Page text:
Frank's travels around Britain 2009.
Centred around the Travelodge at Cheltenham, I was out to find all those lovely villages that aren't that well known. The lodge itself was excellent. I was unlucky to have a room near what seemed to be the air-conditioning unit. I guess in hot weather, the noise would prevent leaving the window open. This time, in this weather it was of no consequence. I got excellent meal in the attached Harvester outlet. Peri Peri sauce on a half chicken with fries etc & an free salad bar all for £4:50. Very nice too! I ate breakfast at a Morrison's, excellent as always. Because of the rain, I tried to The Harvester one morning to find it stopped serving breakfast at 9 am! Wrong, Harvester! Some of us grockles aren't working. I think they are loosing trade with that idea.
Those lovely places like Bourton-on-the-water, Stow-in-the-Wold, Broadway & Burford have already been visited by me & the rest of the world. I knew there were pretty places that had not crossed my path & it was a shear delight to find them.
My luck ran out a bit on this trip. I drove down in dreadful conditions & suffered them again on the Wednesday afternoon. The rain Gods obviously thought I was getting away with far too much, over these few years & visited me with a vengeance. I think they must have been distracted a little on the Tuesday & Wednesday morning, it was "reasonable" but to make sure I understood who was in charge, I came back to Lancashire in the most glorious of conditions, with the sun shining & the leaves turning to autumn colours.
I always claim to learn sometime on any of my trips. Usually its historical details, a connection I never knew existed or stunning photographs from an unexpected source. This trip it was the Japanese connection!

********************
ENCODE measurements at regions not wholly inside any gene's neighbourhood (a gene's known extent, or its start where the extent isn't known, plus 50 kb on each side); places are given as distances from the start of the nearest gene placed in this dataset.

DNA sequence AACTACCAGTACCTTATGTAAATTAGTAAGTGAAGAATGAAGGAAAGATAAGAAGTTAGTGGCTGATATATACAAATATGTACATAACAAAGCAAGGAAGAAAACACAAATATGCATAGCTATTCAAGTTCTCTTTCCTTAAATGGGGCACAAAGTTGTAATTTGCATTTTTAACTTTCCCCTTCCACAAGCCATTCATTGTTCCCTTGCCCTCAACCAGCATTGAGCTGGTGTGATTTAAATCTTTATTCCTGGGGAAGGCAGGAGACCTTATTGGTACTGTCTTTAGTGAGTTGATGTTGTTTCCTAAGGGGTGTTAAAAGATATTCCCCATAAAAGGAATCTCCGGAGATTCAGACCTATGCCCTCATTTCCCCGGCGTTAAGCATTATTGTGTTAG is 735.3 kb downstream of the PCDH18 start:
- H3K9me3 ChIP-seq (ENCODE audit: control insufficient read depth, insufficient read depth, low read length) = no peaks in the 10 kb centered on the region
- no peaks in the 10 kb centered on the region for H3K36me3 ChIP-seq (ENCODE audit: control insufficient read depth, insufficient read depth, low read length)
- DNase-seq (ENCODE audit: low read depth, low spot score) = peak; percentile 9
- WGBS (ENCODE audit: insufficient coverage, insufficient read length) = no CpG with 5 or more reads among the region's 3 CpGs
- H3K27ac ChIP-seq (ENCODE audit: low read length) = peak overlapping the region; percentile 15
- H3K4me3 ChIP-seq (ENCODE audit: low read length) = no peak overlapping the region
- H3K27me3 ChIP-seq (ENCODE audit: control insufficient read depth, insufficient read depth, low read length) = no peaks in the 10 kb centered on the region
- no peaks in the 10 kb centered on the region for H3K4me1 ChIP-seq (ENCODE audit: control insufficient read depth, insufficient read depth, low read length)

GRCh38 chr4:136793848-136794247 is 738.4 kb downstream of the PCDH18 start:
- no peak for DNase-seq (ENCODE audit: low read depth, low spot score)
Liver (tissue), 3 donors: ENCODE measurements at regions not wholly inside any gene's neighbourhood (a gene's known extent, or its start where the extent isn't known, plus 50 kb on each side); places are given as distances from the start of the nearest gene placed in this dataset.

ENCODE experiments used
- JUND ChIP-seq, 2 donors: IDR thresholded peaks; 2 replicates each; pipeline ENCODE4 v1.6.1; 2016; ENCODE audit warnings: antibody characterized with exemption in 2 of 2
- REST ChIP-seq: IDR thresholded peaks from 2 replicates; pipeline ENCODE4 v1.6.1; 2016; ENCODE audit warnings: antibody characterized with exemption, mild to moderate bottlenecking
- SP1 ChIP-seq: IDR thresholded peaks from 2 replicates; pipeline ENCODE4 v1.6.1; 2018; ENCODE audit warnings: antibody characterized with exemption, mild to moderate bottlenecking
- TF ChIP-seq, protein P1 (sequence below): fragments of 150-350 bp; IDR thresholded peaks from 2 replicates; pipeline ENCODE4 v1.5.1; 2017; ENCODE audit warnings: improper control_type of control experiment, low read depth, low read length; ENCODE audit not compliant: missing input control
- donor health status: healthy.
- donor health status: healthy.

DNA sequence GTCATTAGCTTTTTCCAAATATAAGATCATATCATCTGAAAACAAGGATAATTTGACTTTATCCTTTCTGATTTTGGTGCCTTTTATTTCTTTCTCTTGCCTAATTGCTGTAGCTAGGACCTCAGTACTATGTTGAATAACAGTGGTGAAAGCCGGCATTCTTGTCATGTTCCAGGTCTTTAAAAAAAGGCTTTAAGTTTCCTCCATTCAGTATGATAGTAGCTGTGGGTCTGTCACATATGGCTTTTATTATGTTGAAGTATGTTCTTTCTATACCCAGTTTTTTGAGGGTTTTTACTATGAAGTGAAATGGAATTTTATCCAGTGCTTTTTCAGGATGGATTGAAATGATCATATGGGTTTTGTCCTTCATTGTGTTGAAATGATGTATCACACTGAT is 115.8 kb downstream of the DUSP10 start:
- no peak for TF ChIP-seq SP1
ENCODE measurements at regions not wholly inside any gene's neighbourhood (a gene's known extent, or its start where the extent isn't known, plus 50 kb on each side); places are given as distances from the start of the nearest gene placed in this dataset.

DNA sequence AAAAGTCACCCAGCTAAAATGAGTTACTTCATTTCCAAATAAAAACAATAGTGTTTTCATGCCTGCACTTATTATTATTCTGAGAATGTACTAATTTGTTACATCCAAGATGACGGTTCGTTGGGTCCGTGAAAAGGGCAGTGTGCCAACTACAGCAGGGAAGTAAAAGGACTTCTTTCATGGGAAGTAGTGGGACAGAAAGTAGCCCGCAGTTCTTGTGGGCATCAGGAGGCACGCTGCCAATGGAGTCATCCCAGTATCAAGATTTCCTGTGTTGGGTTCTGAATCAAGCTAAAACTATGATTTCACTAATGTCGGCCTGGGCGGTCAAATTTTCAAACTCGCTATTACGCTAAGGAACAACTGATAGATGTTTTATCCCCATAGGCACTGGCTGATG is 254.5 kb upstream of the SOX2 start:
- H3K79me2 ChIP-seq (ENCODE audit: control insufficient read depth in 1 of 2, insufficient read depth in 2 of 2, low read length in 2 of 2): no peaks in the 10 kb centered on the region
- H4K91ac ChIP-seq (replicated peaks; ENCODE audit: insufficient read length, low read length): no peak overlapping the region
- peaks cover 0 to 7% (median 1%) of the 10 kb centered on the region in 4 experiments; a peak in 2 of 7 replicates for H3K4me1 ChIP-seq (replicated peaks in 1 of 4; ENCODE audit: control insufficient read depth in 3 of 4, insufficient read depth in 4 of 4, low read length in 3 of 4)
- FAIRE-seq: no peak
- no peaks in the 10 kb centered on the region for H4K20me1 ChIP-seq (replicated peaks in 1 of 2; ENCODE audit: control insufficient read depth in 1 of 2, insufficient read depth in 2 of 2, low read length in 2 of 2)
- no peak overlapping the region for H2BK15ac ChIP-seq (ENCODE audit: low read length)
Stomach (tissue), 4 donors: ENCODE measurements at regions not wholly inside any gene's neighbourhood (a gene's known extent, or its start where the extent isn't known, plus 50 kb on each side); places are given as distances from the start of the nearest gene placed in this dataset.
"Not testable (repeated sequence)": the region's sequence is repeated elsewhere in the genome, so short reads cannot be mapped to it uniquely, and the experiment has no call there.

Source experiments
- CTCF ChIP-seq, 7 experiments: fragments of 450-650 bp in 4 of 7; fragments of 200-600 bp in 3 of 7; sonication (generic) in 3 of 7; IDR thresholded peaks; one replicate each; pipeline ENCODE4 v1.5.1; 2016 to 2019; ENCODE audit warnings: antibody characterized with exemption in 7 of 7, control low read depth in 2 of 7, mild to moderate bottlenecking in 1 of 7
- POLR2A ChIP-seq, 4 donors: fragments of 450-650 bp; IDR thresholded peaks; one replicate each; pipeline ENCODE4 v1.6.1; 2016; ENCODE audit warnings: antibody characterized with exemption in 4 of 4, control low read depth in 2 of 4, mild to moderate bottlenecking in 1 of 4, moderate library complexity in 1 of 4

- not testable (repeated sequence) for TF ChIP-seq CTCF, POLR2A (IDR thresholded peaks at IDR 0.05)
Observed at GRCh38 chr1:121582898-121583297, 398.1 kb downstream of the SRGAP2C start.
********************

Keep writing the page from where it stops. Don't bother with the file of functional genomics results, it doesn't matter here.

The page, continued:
The weather was misty, the village was a delight but I needed a coffee. Chatting to people, without an introduction, is a sociable thing or just plain nosey, dependant on your view point. I was talking to the owner of the post office in Bibury & asking if this was now the end of his busy period & was it just going to fade away until the spring. Sure enough, he thought it would be quiet now ... "apart from the Japanese, of course. They are here year round." It would appear that William Morris has a huge following in Japan. He was famous as the founder of the Arts and Crafts Movement & his country home from 1871 until his death in 1896, was Kelmscott Manor in the Cotswolds. You add the fact that Crown Prince Hirohito travelled to Europe for 6 months & he seemed to have some sort of connection with this area. Once I knew that, it was amazing how many Japanese people I saw. In fact one beautiful cottage had a notice outside, indicating that it was private property ... in two languages, English & Japanese!